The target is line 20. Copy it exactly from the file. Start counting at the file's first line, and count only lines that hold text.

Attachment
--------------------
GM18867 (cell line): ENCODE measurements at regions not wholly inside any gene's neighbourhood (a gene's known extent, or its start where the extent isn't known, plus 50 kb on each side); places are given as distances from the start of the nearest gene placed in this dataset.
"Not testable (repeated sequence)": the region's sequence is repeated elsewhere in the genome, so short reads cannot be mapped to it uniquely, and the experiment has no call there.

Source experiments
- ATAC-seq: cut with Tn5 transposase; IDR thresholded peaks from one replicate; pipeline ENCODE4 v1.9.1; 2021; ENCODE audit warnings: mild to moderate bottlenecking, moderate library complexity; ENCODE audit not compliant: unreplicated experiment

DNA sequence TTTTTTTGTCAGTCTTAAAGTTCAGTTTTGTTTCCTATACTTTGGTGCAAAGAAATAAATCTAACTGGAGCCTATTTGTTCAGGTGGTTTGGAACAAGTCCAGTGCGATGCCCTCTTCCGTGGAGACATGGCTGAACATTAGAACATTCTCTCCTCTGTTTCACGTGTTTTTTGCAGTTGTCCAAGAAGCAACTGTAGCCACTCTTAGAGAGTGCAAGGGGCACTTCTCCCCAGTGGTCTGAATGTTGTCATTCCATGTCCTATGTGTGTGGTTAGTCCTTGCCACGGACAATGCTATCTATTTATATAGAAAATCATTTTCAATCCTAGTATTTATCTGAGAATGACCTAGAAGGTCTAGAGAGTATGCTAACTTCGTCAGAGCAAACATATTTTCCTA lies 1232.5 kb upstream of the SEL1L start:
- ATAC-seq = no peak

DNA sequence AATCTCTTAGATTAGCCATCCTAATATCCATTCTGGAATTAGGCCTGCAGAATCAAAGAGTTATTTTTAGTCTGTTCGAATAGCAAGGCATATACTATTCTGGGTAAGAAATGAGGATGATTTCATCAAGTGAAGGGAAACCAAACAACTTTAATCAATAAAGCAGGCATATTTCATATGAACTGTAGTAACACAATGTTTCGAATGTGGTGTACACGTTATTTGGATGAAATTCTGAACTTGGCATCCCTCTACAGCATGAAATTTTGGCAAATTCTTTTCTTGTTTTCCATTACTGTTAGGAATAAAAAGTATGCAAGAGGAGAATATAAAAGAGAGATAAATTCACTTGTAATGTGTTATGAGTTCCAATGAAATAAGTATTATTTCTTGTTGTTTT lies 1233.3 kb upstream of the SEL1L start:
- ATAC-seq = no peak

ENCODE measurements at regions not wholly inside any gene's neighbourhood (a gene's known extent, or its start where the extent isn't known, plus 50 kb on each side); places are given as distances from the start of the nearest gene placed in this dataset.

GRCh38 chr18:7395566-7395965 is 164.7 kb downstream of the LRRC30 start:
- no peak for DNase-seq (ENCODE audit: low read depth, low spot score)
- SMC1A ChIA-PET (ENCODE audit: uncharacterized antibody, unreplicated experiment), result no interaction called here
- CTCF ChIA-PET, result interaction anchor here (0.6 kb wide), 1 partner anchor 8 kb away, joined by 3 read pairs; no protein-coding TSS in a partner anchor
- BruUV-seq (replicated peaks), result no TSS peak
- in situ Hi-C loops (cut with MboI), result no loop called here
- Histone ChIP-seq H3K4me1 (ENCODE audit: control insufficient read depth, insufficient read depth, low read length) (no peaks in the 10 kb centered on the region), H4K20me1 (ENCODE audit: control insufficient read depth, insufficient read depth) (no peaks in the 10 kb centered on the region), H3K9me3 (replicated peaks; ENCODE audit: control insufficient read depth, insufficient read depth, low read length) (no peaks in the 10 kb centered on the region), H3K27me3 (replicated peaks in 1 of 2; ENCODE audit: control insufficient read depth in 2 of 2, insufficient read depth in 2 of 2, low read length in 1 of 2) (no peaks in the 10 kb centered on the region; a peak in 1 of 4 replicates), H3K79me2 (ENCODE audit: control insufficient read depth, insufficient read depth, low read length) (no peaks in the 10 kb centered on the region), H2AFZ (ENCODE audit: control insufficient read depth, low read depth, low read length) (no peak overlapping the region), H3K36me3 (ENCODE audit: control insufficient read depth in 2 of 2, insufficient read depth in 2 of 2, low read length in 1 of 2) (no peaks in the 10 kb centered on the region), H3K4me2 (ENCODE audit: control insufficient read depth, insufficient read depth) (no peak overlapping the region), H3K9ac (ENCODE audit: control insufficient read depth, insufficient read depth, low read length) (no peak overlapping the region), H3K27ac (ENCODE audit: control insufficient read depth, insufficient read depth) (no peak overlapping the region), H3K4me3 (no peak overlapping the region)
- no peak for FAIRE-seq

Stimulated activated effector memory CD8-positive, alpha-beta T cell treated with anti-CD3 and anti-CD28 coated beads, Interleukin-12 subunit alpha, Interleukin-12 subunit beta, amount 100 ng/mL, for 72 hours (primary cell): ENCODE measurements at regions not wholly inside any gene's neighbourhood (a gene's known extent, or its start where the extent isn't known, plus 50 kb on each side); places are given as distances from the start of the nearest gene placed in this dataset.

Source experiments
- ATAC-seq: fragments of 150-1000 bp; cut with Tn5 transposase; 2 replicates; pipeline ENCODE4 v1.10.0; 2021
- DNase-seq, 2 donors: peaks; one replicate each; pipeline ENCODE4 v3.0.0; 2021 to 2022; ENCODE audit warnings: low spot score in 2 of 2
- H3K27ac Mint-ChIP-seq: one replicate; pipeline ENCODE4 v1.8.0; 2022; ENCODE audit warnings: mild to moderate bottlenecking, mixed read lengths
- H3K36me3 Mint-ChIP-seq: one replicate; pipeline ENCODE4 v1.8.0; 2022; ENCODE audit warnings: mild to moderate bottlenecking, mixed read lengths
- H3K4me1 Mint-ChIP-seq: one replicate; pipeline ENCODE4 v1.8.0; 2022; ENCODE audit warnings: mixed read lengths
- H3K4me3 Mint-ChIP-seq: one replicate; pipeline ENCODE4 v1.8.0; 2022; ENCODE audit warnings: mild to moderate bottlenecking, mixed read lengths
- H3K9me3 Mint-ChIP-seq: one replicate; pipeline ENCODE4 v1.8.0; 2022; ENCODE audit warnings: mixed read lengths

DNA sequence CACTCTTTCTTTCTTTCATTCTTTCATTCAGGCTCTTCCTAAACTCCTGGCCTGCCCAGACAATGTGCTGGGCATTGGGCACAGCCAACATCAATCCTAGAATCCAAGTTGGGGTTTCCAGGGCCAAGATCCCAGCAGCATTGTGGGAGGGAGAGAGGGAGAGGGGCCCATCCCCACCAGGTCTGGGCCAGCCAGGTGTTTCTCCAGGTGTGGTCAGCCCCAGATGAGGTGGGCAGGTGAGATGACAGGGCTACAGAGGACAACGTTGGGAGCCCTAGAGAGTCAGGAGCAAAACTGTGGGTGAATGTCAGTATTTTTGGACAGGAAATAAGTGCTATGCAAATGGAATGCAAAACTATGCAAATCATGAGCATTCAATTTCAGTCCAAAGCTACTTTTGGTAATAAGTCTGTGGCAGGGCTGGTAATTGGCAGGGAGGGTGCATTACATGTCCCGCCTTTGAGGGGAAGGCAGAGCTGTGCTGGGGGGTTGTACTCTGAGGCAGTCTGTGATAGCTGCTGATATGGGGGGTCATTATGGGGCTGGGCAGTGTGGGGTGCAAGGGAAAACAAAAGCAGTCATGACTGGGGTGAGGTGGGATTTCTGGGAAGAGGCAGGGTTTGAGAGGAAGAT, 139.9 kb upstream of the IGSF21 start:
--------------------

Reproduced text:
- ATAC-seq: fragments of 150-1000 bp; cut with Tn5 transposase; 2 replicates; pipeline ENCODE4 v1.10.0; 2021